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Comprehensive Service Integration Programs for At-Risk Youth

Publication Date


By Martha R. Burt, Gary Resnick and Nancy Matheson

The Urban Institute

December 7, 1992

For the Office of the Assistant Secretary of Planning and Evaluation



Estimates suggest that as many as half of today's youth run a moderate to high risk of experiencing school failures or participating in early sexual activity, alcohol and drug use, and criminal behaviors. This report examines programs targeting at-risk younger adolescents, aged 10 to 15.

The results of many years of program impact evaluations demonstrate that single-focus programs targeting at-risk adolescents may not be the most effective way to help youth. Increasing attention is being paid to programs capable of dealing with the whole child, including the child's parents and neighborhood. Thus, a major focus of this report is to learn more about the ability of programs to provide more comprehensive services to youth through service integration. It also examines the barriers and successes programs encounter while attempting to do so.

Project Objectives

The objectives of this project are to:

  • Document how comprehensive, integrated services are delivered to at-risk youth between the ages of 10 and 15.
  • Identify effective methods of providing comprehensive, integrated services for this population.
  • Identify barriers to providing comprehensive services, and means of facilitating service integration for at-risk youth.
  • Examine the role of Federal, state, and local government and the nonprofit sector in impeding or facilitating service integration for at-risk youth.
  • Examine the extent to which simple lack of services, or insufficient service capacity, is implicated as a barrier, in comparison with eligibility, regulatory, jurisdictional, and other factors.
  • Identify issues for further research on the provision of comprehensive, integrated services for at-risk youth.


To meet these objectives we reviewed the literature concerning the meaning of risk, the prevalence of risk behaviors among youth, and the successes and limitations of traditional programs serving youth. We conducted a literature review and examined issues related to evaluating programs for at-risk youth, and then conducted site visits to nine programs in six locations.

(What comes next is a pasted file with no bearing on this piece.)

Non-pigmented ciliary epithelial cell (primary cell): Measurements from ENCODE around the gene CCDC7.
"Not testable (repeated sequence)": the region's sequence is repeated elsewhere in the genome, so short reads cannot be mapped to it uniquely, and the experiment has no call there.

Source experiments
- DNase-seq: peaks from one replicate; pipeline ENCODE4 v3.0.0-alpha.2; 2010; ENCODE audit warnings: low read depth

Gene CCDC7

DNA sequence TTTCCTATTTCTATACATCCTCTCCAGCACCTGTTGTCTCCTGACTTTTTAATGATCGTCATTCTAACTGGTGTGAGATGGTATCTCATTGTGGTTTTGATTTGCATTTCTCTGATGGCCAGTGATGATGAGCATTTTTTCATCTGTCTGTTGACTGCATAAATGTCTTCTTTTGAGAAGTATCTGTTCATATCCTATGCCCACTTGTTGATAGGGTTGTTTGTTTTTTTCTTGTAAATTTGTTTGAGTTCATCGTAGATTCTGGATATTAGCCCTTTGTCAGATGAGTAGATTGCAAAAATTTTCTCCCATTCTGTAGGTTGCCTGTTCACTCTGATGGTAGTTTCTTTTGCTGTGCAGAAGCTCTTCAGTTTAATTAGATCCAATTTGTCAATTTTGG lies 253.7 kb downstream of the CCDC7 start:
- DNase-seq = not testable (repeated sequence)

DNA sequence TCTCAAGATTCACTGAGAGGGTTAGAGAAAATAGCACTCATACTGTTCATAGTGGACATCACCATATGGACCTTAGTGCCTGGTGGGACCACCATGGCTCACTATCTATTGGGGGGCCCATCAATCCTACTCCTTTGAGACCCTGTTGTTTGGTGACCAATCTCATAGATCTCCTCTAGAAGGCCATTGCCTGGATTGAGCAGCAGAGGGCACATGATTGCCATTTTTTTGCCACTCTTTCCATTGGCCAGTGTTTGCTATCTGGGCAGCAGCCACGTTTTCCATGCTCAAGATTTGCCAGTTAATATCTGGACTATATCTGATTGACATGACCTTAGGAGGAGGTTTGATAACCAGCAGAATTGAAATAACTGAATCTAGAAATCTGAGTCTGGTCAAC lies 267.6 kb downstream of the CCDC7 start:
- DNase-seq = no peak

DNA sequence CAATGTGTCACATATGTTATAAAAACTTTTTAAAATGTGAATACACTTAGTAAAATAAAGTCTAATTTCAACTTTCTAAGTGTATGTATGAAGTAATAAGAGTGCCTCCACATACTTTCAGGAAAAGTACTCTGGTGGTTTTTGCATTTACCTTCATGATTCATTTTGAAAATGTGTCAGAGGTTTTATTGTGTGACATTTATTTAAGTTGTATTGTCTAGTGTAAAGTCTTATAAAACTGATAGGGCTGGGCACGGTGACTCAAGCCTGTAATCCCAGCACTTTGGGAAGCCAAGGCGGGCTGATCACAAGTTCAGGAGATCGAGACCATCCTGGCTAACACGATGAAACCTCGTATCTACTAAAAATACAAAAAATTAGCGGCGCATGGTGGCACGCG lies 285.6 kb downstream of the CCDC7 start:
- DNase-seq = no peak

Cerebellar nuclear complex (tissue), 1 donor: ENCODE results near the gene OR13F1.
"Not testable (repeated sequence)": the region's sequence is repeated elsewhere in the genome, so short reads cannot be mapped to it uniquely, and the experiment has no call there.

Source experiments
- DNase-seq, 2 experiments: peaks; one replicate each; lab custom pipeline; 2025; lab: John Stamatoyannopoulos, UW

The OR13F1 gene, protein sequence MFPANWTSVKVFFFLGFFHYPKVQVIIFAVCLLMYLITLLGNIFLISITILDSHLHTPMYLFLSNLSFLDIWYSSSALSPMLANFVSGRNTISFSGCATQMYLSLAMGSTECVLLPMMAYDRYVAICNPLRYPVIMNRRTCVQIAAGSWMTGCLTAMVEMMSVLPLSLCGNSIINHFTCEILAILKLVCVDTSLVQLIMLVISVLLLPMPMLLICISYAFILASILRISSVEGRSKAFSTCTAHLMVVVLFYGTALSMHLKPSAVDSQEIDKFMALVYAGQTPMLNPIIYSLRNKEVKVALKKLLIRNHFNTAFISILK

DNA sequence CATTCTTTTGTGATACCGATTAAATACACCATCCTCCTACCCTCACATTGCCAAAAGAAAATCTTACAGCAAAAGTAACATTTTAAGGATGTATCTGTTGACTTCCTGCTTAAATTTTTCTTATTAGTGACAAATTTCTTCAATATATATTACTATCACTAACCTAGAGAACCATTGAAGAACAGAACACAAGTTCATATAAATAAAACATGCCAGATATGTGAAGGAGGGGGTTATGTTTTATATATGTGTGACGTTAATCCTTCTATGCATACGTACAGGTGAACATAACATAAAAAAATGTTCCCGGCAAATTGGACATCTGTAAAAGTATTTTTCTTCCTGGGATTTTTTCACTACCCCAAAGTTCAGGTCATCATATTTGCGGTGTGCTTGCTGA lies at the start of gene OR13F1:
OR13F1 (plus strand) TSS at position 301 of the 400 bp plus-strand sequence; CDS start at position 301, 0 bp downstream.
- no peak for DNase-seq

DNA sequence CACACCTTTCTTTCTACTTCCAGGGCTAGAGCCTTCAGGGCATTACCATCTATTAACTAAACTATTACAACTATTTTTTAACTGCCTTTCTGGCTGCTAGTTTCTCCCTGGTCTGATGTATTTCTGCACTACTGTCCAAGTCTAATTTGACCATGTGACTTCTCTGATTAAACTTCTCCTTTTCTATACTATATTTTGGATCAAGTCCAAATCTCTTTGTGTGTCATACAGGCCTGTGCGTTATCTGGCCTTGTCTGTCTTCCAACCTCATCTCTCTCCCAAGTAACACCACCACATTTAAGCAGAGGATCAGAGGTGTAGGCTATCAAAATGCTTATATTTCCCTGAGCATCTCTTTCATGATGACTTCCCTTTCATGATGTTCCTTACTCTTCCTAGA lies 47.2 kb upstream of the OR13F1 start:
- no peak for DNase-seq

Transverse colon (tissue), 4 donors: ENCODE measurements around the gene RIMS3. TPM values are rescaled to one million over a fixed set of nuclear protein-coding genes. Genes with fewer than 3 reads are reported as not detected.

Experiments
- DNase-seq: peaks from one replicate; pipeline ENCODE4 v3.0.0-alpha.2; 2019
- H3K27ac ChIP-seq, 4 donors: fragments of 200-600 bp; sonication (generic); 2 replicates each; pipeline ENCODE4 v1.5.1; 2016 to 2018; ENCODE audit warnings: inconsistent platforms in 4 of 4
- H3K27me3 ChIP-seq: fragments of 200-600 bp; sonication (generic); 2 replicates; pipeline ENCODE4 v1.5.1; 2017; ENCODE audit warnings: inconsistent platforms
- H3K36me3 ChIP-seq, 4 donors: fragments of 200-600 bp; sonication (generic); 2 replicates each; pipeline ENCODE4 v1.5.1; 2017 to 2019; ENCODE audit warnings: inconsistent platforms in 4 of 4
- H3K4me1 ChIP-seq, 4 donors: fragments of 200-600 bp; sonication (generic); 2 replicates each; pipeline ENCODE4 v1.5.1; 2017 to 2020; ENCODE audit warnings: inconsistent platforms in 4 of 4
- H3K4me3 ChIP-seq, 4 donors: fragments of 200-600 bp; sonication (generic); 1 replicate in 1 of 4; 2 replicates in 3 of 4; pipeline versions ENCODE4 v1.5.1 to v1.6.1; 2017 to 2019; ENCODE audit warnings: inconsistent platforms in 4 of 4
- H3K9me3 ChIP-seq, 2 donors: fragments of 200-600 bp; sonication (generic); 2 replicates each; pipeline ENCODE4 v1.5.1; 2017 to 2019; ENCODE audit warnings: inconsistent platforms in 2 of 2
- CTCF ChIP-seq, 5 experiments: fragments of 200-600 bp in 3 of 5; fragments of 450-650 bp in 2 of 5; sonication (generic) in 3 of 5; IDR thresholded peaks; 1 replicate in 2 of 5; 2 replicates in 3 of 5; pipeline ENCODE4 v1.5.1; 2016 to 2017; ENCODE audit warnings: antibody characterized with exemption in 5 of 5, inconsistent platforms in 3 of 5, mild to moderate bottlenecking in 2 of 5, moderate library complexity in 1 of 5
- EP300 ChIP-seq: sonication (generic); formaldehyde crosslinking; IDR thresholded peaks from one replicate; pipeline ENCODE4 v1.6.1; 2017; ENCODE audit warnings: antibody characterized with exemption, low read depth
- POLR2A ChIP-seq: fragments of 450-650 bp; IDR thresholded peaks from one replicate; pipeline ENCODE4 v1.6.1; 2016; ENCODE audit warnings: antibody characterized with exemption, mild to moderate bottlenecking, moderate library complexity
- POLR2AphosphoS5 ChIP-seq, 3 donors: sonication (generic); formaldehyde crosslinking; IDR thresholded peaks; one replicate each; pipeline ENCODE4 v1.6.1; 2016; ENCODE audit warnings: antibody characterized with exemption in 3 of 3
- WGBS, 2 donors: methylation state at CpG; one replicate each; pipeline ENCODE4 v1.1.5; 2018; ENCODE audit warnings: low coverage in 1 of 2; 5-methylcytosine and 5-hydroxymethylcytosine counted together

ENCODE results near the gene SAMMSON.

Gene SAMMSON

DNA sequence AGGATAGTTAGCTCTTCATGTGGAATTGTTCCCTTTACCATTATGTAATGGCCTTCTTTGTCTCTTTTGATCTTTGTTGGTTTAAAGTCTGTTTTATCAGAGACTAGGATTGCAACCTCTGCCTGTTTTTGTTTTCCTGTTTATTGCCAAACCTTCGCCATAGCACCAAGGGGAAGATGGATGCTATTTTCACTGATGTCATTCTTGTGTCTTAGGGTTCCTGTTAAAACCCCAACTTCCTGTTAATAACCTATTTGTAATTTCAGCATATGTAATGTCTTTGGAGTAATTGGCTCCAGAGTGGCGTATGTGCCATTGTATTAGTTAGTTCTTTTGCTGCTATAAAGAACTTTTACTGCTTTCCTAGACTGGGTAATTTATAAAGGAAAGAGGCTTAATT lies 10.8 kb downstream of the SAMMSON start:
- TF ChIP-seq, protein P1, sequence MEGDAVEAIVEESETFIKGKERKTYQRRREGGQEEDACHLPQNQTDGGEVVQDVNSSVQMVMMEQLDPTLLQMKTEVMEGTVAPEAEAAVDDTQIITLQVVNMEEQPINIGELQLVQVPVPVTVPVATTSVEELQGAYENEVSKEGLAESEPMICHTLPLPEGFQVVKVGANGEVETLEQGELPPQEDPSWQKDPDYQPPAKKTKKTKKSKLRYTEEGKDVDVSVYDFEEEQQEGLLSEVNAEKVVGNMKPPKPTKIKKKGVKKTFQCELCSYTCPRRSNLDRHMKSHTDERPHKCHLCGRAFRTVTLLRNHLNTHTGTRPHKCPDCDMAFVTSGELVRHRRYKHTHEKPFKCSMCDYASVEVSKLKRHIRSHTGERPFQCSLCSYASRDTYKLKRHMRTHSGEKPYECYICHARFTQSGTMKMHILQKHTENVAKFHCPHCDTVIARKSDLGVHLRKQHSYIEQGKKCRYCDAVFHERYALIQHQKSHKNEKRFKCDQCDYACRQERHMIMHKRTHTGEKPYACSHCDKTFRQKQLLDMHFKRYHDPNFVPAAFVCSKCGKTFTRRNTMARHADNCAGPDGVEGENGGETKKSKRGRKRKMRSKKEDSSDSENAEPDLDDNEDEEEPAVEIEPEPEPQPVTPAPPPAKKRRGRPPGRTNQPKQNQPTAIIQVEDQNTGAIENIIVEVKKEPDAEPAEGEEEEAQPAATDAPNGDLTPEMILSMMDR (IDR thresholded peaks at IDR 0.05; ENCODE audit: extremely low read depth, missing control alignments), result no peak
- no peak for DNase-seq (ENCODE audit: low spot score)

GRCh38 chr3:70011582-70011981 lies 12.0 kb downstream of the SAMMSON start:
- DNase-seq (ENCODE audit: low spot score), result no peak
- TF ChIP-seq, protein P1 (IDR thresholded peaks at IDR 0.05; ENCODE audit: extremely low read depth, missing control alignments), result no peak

Report Outline

Chapter 1 introduces the study and its objectives. Chapter 2 contains a review of the literature on youth at risk. It examines definitions and prevalence of risk, describes current approaches to service delivery, explores the definition of and motivation behind service integration (SI), and examines the barriers programs face to implementing SI. Chapter 3 delineates the evaluation issues concerning programs serving youth at risk. Chapter 4 introduces the objectives of the site visits and describes the procedures used. Chapter 5 describes each of the nine programs visited. Chapter 6 identifies and discusses issues that cut across programs. Chapter 7 presents a summary of the project and implications of the findings.

Risk Definitions, Risk Prevalence, and Service Integration Issues (Chapter 2)

Some of the key issues discussed in detail in Chapter 2 include the definition of risk used during the project, the difficulties of measuring prevalence of risk, the limitations of traditional services that focus on single problems rather than on meeting the needs of the whole individual, our definition of service integration (SI), the barriers to service integration, and the crucial steps that should be taken to plan and implement SI.

The Meaning of Risk

The conceptual framework for defining risk was developed for this report and consists of four components:

  • Risk antecedents: Those environmental forces that have a negative impact on the developing individual by producing an increased vulnerability to future problems in the family, school, or community. Based on our review of the literature, there appear to be three critical risk antecedents for early adolescents; poverty, neighborhood environment, and family environment.
  • Risk markers: These are visible indicators of behavior, in public records. Previous research suggests a consistent relationship between these behaviors and risk antecedents, and a well-defined link with increased vulnerability and the onset of potentially negative behavior. We have selected two indicators that are consistently identified as markers for all problem behaviors of adolescence: poor school performance and involvement with child protective services, including out-of-home placement in the foster care system. These two have particular policy relevance because they can be observed in the records of public systems, and allow program planners to target the youth at greatest risk.
  • Problem behaviors: These are defined as activities that have the potential to hurt youth, the community, or both. Research has identified these behaviors as those most likely to occur in youth who, earlier, displayed risk markers, or who were living under risk antecedent conditions. We have chosen those behaviors that have most consistently been identified in the literature as signaling potentially more serious consequences for youth in the future, including: early initiation and practice of sexual behavior, truancy or absenting from school, running away from home (or from an out-of-home placement), early use of tobacco, alcohol, and other drugs, and associating with delinquent peers.